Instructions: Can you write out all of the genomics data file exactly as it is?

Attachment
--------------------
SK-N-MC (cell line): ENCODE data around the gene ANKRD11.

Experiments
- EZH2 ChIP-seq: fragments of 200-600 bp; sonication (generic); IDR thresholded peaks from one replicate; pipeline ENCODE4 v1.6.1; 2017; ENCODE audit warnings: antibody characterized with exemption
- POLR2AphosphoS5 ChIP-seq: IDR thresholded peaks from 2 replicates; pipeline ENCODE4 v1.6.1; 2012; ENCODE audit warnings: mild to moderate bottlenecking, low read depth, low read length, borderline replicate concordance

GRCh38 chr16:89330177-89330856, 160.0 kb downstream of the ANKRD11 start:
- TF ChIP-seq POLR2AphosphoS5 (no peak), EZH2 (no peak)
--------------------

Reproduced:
SK-N-MC (cell line): ENCODE data around the gene ANKRD11.

Experiments
- EZH2 ChIP-seq: fragments of 200-600 bp; sonication (generic); IDR thresholded peaks from one replicate; pipeline ENCODE4 v1.6.1; 2017; ENCODE audit warnings: antibody characterized with exemption
- POLR2AphosphoS5 ChIP-seq: IDR thresholded peaks from 2 replicates; pipeline ENCODE4 v1.6.1; 2012; ENCODE audit warnings: mild to moderate bottlenecking, low read depth, low read length, borderline replicate concordance

GRCh38 chr16:89330177-89330856, 160.0 kb downstream of the ANKRD11 start:
- TF ChIP-seq POLR2AphosphoS5 (no peak), EZH2 (no peak)